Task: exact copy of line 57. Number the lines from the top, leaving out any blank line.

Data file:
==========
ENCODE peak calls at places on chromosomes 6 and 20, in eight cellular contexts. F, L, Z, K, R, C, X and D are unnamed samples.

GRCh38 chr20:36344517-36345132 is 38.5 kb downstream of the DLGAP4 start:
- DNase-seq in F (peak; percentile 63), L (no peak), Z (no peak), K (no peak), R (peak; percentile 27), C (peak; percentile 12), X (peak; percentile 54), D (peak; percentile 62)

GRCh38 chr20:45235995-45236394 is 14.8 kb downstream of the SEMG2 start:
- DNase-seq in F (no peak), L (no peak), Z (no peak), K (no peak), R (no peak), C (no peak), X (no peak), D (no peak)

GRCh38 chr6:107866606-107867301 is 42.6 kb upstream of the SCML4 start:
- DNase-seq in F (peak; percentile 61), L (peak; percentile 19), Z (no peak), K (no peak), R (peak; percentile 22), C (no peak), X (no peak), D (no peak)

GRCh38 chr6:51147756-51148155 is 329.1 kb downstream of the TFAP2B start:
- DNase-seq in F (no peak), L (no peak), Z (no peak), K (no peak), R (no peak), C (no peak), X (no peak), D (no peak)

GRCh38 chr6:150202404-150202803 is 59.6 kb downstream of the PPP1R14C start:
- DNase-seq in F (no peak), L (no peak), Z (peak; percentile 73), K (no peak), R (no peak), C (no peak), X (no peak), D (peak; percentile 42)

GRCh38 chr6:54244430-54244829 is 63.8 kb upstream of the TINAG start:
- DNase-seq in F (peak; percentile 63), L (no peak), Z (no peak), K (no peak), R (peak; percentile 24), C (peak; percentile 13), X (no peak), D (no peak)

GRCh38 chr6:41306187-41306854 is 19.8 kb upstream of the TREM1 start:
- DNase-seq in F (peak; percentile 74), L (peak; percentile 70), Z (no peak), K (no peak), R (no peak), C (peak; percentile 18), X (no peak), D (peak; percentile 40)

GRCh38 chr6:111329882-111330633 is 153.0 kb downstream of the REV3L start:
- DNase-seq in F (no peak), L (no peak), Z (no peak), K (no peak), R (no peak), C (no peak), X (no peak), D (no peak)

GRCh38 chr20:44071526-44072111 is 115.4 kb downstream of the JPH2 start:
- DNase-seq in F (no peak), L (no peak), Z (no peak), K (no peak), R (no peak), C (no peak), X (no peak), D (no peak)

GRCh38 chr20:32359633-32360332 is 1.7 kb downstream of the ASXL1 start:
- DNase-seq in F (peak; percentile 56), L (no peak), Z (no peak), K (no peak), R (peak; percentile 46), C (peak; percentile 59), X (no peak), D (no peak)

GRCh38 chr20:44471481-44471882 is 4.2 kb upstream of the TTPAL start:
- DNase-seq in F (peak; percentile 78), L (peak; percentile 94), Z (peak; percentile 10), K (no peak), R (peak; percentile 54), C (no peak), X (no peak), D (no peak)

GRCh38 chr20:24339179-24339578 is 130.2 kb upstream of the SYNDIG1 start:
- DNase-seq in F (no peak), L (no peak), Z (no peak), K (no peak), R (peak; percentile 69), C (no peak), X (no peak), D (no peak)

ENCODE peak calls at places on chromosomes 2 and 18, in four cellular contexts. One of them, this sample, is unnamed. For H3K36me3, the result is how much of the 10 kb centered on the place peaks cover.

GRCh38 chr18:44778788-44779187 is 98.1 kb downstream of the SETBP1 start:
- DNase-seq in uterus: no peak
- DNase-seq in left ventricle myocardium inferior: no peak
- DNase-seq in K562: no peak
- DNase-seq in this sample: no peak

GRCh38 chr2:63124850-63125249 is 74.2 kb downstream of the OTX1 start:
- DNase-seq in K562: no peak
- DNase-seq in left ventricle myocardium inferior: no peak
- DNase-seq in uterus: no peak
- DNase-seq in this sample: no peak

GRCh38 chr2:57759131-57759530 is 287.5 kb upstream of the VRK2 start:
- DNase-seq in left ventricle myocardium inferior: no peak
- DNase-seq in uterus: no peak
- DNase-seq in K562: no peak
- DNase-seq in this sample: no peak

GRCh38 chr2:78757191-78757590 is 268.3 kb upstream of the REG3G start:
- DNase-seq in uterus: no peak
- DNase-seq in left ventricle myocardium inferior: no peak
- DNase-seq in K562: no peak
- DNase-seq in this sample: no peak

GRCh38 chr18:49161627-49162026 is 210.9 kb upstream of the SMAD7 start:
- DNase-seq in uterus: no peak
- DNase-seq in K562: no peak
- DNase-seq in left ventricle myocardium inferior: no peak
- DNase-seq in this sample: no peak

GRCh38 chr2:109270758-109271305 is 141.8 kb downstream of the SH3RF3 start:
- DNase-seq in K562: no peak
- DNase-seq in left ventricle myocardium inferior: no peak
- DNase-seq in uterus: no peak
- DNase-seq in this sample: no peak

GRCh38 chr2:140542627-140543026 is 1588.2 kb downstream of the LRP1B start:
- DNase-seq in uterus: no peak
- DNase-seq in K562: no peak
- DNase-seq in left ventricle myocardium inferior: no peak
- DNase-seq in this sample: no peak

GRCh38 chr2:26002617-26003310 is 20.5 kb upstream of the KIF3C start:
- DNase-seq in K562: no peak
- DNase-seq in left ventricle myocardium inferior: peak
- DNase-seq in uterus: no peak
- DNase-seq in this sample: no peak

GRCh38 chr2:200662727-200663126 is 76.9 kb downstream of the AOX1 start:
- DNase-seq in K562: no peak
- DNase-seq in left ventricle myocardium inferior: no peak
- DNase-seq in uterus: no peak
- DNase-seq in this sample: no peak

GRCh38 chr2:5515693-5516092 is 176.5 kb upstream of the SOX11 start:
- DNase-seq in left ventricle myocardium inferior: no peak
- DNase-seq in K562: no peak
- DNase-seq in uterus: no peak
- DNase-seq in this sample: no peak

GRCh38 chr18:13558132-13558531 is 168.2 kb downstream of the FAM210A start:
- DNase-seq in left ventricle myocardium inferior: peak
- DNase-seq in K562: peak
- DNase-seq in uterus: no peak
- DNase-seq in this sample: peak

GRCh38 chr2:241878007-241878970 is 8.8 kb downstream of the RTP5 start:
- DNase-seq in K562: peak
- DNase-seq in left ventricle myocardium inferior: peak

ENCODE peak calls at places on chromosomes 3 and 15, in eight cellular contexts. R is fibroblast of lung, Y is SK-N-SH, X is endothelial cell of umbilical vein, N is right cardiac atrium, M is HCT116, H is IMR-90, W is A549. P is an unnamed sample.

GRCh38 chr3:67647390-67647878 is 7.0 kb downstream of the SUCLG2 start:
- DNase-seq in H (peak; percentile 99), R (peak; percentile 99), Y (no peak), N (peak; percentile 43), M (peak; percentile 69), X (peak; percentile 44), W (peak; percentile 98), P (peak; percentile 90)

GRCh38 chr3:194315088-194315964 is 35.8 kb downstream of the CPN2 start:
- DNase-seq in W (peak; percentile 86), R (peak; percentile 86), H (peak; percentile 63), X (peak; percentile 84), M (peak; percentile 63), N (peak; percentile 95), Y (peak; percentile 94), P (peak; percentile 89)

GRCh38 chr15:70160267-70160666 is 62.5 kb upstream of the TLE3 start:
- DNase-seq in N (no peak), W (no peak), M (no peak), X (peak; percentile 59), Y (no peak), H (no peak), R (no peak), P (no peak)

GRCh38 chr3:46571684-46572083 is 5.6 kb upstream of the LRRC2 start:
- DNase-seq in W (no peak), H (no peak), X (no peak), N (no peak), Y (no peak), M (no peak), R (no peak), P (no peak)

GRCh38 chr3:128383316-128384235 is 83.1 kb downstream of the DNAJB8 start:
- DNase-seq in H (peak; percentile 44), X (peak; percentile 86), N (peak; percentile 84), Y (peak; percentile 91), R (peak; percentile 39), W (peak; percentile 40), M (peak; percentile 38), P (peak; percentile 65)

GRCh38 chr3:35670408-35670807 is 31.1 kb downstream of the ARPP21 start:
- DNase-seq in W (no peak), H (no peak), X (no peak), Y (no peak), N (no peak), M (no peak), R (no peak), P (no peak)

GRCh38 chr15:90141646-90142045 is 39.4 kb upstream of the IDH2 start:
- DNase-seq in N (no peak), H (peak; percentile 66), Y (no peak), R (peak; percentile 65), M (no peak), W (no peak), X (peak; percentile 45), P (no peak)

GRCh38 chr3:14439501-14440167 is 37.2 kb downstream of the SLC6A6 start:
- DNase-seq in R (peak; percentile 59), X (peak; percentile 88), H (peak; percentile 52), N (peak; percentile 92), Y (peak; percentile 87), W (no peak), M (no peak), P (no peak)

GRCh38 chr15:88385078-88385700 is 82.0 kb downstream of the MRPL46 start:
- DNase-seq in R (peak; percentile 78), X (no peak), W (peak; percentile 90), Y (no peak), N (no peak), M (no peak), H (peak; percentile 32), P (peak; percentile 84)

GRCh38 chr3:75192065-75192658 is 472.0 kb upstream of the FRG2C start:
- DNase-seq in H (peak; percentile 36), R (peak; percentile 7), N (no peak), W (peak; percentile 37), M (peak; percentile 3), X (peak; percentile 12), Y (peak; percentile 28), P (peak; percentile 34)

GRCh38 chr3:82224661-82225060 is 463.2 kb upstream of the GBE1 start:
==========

GRCh38 chr2:140542627-140543026 is 1588.2 kb downstream of the LRP1B start: